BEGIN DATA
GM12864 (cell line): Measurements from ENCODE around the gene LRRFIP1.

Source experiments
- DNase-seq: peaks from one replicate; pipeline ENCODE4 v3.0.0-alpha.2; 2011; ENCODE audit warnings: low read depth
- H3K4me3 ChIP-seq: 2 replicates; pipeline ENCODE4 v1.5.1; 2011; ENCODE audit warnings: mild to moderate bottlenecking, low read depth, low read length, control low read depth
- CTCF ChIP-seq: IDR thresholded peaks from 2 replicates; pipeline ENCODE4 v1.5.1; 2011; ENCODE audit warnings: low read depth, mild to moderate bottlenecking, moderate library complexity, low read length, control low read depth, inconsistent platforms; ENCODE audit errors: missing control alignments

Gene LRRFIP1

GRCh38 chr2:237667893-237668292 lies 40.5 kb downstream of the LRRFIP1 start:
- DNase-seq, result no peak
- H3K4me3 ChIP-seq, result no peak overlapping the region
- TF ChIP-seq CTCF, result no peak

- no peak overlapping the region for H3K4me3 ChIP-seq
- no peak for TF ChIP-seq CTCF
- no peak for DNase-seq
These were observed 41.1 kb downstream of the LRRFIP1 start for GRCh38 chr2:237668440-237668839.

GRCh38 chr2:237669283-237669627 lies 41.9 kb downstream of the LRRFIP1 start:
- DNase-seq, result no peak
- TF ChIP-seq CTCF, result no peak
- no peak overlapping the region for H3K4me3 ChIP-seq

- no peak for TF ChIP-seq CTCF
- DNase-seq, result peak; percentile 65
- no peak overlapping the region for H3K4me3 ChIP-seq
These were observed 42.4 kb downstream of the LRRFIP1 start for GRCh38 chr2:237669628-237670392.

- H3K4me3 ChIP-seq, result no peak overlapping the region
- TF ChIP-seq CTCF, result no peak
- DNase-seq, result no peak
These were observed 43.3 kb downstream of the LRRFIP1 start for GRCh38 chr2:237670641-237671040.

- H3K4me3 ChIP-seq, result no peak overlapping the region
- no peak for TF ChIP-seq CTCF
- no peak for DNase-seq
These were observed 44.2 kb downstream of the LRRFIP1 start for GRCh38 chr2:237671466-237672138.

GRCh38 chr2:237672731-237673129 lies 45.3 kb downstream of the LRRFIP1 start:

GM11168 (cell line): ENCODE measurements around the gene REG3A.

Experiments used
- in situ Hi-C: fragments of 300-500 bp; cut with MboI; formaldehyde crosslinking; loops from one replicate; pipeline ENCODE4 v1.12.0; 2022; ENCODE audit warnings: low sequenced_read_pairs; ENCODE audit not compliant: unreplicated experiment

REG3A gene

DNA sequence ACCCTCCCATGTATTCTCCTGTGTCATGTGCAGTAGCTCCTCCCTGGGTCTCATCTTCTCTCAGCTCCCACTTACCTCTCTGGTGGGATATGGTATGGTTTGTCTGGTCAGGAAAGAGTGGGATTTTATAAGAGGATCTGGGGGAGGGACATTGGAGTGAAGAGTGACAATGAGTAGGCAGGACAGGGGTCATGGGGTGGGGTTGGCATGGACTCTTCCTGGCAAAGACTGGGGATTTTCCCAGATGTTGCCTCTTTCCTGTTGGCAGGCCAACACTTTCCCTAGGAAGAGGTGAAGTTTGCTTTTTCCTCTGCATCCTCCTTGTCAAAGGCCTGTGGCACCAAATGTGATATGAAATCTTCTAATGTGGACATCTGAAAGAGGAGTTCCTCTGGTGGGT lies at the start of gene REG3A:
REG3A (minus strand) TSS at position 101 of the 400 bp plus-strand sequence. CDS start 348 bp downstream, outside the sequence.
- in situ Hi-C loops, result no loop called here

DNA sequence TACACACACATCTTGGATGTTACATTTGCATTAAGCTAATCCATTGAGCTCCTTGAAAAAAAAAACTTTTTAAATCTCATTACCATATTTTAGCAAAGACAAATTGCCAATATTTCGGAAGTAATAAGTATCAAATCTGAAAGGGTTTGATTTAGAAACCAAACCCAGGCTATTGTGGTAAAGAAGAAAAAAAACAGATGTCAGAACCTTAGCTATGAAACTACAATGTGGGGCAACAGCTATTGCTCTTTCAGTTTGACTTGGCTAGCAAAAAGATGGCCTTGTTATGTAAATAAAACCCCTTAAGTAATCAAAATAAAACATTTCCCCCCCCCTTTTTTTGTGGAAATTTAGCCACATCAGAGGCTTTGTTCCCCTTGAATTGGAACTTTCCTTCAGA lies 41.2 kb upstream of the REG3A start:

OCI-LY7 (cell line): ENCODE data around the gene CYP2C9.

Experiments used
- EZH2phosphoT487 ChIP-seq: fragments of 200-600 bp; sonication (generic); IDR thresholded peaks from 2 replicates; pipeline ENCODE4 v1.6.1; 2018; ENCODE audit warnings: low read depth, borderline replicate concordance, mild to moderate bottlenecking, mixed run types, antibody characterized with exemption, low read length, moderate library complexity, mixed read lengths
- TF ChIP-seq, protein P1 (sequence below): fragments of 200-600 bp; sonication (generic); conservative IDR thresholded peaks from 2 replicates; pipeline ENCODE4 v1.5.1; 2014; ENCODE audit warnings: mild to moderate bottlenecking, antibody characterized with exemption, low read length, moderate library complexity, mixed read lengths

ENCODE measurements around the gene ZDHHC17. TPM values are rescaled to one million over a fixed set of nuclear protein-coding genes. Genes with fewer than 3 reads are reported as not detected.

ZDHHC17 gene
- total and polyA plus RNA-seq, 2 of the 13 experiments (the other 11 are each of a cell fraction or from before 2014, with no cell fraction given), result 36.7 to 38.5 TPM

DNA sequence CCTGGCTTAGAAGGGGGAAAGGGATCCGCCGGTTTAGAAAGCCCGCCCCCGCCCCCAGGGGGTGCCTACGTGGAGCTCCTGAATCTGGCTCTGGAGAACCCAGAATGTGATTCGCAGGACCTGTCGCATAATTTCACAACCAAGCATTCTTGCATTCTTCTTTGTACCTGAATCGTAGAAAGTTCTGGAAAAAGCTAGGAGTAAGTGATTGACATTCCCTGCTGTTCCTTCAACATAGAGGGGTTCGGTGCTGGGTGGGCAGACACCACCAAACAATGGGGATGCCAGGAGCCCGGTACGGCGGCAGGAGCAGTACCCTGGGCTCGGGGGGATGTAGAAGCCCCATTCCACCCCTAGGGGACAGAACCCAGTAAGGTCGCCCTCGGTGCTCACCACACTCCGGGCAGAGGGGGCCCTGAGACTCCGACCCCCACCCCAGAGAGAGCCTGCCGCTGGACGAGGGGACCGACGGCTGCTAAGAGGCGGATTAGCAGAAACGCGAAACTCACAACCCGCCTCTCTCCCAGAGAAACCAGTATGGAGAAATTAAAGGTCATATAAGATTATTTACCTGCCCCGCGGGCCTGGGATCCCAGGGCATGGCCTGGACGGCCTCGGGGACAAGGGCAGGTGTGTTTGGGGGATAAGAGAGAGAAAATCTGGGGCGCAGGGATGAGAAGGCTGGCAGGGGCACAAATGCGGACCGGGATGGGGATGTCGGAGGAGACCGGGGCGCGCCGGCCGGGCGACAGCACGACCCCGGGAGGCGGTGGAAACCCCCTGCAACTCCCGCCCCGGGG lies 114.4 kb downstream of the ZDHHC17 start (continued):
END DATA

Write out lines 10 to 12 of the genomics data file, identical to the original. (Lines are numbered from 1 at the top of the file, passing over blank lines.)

- TF ChIP-seq CTCF, result no peak

- no peak overlapping the region for H3K4me3 ChIP-seq
- no peak for TF ChIP-seq CTCF